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July 25, 2016

John Barry (1745 –1803): Irish boy does good in America (Part I)

Every work day thousands of Washingtonians pass an imposing six-foot statue mounted on an impressive pedestal a few feet away from 14th Street (right or northbound lane) on Franklin Square, on 14th and K Streets, Northwest. It is of Captain John Barry, a Wexford, Ireland-born U.S. naval officer who quickly became one of George Washington's wartime favorites. Two hundred and forty years ago today, 31-year-old Captain Barry and his crew had just slipped his warship the Lexington through a British blockade on the Delaware River. The Lexington encountered, defeated and captured the British sloop Edward, a tender to the frigate Liverpool. Barry took the Edward into Philadelphia, turned it over to the Continental Army, repaired his ship the Lexington and put out to sea again.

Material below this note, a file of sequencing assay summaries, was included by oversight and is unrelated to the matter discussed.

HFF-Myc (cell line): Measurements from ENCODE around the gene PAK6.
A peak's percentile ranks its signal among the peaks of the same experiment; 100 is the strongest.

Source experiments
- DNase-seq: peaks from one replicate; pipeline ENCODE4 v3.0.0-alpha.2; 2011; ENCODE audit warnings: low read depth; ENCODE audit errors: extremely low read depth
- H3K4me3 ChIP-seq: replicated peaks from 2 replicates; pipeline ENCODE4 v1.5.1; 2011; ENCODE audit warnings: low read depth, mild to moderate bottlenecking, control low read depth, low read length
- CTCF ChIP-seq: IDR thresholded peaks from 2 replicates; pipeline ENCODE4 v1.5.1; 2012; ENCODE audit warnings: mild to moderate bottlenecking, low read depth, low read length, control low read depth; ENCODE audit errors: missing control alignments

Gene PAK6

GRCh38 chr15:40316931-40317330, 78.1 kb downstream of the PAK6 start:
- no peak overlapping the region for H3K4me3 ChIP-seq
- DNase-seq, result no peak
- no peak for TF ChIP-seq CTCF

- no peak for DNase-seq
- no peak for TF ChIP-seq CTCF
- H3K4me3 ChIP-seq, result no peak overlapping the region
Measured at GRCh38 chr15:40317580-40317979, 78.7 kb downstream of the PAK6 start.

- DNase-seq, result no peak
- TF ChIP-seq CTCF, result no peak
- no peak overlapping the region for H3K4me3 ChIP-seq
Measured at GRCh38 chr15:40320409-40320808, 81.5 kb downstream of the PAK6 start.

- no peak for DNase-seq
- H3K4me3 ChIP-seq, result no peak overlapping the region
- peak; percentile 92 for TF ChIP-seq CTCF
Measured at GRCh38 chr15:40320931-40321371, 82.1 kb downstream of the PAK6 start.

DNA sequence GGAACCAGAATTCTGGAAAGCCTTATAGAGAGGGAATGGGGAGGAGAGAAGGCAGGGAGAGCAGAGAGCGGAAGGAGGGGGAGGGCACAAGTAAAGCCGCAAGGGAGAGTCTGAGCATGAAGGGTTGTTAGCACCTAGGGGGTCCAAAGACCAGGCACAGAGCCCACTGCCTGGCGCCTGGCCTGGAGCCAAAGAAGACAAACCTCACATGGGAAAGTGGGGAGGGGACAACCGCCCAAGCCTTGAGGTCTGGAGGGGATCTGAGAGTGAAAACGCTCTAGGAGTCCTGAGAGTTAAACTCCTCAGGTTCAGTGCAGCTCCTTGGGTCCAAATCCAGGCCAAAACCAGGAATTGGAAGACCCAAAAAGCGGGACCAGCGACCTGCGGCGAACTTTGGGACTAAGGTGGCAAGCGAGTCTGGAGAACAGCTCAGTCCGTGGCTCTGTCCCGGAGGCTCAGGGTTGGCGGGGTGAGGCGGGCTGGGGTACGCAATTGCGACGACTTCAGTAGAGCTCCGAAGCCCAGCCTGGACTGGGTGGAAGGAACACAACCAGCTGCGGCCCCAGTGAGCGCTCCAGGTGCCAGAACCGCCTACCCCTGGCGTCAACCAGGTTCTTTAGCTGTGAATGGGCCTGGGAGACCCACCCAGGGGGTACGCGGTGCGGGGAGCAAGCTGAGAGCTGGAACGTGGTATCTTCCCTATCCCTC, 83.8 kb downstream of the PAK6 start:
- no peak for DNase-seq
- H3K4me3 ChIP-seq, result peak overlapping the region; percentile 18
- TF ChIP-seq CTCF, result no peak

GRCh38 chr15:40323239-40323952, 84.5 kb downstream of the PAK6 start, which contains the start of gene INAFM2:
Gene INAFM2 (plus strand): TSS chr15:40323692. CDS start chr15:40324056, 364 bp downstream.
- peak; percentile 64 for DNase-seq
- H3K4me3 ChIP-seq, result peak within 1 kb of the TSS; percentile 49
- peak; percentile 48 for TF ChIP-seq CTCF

The_Army_&_Navy,_Genl._Washington_presenting_Captain_Barry_with_his_Commission.jpg

"Washington presents Captain Barry with his Commission [1797]", 1839, Alfred M. Hoffy, American (1790-1860), Yale Art Gallery.

Posted by JD Hull at July 25, 2016 09:58 AM

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